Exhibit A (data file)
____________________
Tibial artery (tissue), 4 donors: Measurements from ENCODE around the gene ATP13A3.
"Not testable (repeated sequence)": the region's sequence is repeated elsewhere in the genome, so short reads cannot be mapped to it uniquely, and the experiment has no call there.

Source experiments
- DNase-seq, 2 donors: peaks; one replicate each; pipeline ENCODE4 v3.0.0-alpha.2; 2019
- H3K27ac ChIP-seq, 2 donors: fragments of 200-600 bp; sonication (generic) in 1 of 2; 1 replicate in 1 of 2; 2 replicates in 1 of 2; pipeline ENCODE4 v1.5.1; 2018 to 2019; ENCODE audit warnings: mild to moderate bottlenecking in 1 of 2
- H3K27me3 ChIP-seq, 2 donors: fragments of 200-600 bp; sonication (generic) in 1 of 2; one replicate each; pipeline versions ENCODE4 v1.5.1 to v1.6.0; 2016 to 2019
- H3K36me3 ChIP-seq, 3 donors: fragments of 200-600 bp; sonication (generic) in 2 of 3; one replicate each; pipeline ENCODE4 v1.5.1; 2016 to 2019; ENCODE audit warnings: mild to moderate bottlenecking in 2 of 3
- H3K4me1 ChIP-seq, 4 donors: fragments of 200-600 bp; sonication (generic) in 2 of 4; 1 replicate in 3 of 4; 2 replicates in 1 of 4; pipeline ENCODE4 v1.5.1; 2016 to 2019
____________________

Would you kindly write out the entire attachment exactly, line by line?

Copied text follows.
Tibial artery (tissue), 4 donors: Measurements from ENCODE around the gene ATP13A3.
"Not testable (repeated sequence)": the region's sequence is repeated elsewhere in the genome, so short reads cannot be mapped to it uniquely, and the experiment has no call there.

Source experiments
- DNase-seq, 2 donors: peaks; one replicate each; pipeline ENCODE4 v3.0.0-alpha.2; 2019
- H3K27ac ChIP-seq, 2 donors: fragments of 200-600 bp; sonication (generic) in 1 of 2; 1 replicate in 1 of 2; 2 replicates in 1 of 2; pipeline ENCODE4 v1.5.1; 2018 to 2019; ENCODE audit warnings: mild to moderate bottlenecking in 1 of 2
- H3K27me3 ChIP-seq, 2 donors: fragments of 200-600 bp; sonication (generic) in 1 of 2; one replicate each; pipeline versions ENCODE4 v1.5.1 to v1.6.0; 2016 to 2019
- H3K36me3 ChIP-seq, 3 donors: fragments of 200-600 bp; sonication (generic) in 2 of 3; one replicate each; pipeline ENCODE4 v1.5.1; 2016 to 2019; ENCODE audit warnings: mild to moderate bottlenecking in 2 of 3
- H3K4me1 ChIP-seq, 4 donors: fragments of 200-600 bp; sonication (generic) in 2 of 4; 1 replicate in 3 of 4; 2 replicates in 1 of 4; pipeline ENCODE4 v1.5.1; 2016 to 2019